As mentioned earlier, the ESL Literacy Benchmarks are described in four phases, Foundation, and Phases I - III.
The Foundation Phase describes pre-reading and writing concepts and skills that students must develop prior to Phase I. Students who have never attended school before and have no experience with written text usually need to develop some basics before they can begin to read and write. For example, they may never have held a pen or pencil before and becoming comfortable with this skill can take some time, as any of us who have learned to knit or do brush calligraphy as adults will recognize. Foundation Phase students may need to learn to hold a pencil, make pencil strokes and copy shapes, letters or numbers. They may also be unfamiliar with the concept that the printed page carries meaning, that pictures represent concrete objects, or that we move from left to right and from top to bottom on the written English page.
The Foundation Phase begins with an overview that provides a global description, sociocultural and linguistic considerations, learning strategies, and pre-reading and writing strategies for learners in this phase of their ESL Literacy development.
The Foundation Phase of reading has been further divided into two progress points, Initial and Developing to reflect the development of concepts related to the printed page. The information for each of the progress points is presented in a two-page table.
Phases I - III
Each Phase includes the skill areas of reading, writing and numeracy. Each Phase begins with an overview that provides a global description, sociocultural and linguistic
considerations, learning strategies, and reading, writing and numeracy strategies for learners in this phase of their ESL Literacy development.
To enable students and teachers to mark student progress, the reading and writing skill areas have been further divided into three progress points: Initial, Developing and Adequate. These terms, also used in the ESL for Adults Benchmarks, provide some coherence between the two sets of benchmarks and help facilitate student transition between programs. The numeracy benchmarks have not been further divided as it is generally recognized that these skills are linked to overall language and literacy development.
Format of the Tables
The ESL Literacy Benchmarks tables are presented in a two-page spread. The following information is described under each heading:
Reading and Writing
Language Competencies - describes a sample of the communicative functions of reading and writing in which the ESL Literacy skills are contextualized. These functions generally incorporate the functions described in the ESL for Adults Benchmarks and provide the context for the literacy competencies;.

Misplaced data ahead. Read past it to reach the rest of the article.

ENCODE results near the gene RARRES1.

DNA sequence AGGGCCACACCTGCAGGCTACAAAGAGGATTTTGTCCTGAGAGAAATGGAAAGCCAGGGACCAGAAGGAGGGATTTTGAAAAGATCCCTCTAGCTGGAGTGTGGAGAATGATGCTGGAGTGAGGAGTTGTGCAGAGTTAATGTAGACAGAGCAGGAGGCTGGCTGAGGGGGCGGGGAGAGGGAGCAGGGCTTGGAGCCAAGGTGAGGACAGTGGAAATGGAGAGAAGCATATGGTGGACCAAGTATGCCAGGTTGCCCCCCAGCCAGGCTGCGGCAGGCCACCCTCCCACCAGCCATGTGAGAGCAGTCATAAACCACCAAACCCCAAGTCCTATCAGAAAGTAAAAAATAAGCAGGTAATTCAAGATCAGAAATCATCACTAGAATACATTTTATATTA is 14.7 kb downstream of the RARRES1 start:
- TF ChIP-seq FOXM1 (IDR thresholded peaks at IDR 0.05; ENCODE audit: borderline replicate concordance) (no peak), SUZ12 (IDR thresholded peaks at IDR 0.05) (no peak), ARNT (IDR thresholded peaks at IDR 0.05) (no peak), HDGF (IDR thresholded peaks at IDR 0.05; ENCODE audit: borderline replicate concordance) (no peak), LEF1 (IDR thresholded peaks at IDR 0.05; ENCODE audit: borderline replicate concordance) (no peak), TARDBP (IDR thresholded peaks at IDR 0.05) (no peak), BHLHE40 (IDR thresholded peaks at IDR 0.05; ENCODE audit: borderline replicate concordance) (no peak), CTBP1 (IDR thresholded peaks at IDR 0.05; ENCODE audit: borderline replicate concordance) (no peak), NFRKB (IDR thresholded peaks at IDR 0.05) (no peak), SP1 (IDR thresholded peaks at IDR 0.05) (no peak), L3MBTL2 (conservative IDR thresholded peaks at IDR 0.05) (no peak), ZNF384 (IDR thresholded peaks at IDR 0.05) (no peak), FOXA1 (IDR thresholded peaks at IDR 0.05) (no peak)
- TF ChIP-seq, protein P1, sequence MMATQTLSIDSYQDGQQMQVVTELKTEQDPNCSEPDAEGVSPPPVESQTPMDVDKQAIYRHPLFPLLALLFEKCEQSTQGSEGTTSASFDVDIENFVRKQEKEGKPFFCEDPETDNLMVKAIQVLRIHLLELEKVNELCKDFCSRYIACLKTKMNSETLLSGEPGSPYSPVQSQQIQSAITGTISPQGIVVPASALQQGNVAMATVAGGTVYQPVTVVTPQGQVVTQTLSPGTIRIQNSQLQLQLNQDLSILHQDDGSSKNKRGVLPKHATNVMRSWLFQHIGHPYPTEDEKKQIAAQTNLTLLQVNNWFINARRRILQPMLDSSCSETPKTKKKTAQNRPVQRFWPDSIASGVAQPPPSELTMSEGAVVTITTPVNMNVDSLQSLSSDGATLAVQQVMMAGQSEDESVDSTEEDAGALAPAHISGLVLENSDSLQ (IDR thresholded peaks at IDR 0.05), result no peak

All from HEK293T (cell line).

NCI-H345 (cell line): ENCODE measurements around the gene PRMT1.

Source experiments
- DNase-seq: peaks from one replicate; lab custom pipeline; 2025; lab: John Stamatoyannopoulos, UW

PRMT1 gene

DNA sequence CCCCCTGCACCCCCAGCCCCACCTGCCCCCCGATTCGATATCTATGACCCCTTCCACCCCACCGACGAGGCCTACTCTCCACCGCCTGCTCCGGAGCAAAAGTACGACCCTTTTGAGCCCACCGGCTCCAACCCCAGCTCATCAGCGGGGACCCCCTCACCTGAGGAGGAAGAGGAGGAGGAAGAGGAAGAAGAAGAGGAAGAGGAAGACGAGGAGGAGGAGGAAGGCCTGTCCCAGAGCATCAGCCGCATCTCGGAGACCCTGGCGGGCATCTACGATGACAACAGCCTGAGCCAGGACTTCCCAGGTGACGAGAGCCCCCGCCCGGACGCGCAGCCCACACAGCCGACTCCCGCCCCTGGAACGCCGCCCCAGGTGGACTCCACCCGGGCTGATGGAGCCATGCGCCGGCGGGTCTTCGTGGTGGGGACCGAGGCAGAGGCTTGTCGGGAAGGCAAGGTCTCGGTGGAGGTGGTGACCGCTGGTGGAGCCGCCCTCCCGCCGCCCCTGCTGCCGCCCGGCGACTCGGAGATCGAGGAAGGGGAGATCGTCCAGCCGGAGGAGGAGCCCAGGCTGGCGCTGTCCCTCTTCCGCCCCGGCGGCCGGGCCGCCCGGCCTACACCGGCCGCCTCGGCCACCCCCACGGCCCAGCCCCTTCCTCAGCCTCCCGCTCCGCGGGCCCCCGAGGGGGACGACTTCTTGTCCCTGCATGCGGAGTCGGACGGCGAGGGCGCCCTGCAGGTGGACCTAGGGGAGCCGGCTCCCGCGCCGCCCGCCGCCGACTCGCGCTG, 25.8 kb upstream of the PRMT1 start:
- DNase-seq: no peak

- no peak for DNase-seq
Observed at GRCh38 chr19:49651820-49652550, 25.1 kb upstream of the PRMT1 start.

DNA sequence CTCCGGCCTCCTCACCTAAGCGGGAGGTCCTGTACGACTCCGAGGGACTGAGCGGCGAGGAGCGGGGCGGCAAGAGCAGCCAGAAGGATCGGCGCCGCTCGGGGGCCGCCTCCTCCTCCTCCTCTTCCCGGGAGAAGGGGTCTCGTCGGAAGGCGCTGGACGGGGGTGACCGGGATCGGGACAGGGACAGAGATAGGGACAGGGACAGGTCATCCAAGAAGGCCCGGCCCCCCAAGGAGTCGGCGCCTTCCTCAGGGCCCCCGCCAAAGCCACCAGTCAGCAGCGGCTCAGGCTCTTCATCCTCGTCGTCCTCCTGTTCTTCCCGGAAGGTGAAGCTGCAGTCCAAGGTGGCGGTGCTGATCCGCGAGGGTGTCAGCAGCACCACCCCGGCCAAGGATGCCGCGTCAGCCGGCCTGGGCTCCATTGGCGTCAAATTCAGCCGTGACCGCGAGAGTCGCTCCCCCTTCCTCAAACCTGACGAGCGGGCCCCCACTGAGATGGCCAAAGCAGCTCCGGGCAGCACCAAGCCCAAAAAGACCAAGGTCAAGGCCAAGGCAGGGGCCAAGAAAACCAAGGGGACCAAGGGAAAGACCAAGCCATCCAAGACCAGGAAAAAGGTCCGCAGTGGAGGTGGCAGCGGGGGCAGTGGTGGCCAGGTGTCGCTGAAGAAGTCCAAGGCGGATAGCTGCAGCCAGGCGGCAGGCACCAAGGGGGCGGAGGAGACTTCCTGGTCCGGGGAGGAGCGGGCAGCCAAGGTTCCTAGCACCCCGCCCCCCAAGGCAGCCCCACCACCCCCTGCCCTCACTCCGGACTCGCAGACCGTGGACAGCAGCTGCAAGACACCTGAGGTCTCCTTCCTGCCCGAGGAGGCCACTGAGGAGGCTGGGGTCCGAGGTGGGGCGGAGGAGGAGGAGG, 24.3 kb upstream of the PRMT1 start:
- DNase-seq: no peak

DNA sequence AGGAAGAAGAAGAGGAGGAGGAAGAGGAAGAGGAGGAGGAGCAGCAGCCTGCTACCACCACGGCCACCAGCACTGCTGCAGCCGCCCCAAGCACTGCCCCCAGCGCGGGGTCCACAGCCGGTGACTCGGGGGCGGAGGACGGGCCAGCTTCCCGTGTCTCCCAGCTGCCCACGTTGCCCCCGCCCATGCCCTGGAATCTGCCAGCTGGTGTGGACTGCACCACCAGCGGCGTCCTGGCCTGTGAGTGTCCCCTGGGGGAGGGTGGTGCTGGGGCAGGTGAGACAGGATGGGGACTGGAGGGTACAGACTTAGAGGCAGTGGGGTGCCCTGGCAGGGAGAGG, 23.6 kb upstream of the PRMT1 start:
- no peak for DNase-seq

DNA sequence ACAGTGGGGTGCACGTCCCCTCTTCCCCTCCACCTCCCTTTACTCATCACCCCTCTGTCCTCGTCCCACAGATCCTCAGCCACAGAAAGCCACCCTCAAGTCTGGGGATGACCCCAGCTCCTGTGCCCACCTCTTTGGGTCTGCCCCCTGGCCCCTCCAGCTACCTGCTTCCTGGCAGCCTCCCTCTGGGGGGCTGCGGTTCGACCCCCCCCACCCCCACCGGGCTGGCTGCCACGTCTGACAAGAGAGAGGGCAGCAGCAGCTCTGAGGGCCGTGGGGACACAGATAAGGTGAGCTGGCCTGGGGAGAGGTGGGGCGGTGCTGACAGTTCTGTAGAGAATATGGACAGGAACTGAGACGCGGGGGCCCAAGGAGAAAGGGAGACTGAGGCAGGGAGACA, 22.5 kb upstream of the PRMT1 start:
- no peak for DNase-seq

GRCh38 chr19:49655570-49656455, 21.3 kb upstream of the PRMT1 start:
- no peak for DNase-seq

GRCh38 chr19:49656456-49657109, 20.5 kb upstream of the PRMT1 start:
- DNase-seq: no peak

Literacy Competencies - describes the specific literacy concepts or skills related to the language competencies.
Conditions - describes the characteristics of the context and supports the students need to carry out the tasks, such as the size of the type font or sentence length;
Sample Tasks - provides suggestions of possible communicative tasks in which to contextualize the literacy competencies;
Examples - provides a variety of samples of texts - size of font, layout, etc. in reduced form - that would be appropriate at this point in the ESL Literacy student's progress. N.B. These are examples only and not to be considered the only texts that could be used.
Numeracy Competencies - describes a sample of basic numeracy functions and concepts;
Language Competencies - describes aspects of English and literacy related to the numeracy competencies;
Conditions - describes the characteristics of the context and supports that the students need to carry out the tasks, such as the use of concrete objects and manipulatives;
Sample Tasks and Applications - provides suggestions of possible tasks and activities students can do to apply the numeracy skills and concepts; N.B. These are examples only and not to be considered the only tasks that could be used.
Canadian Language Benchmarks www.language.ca
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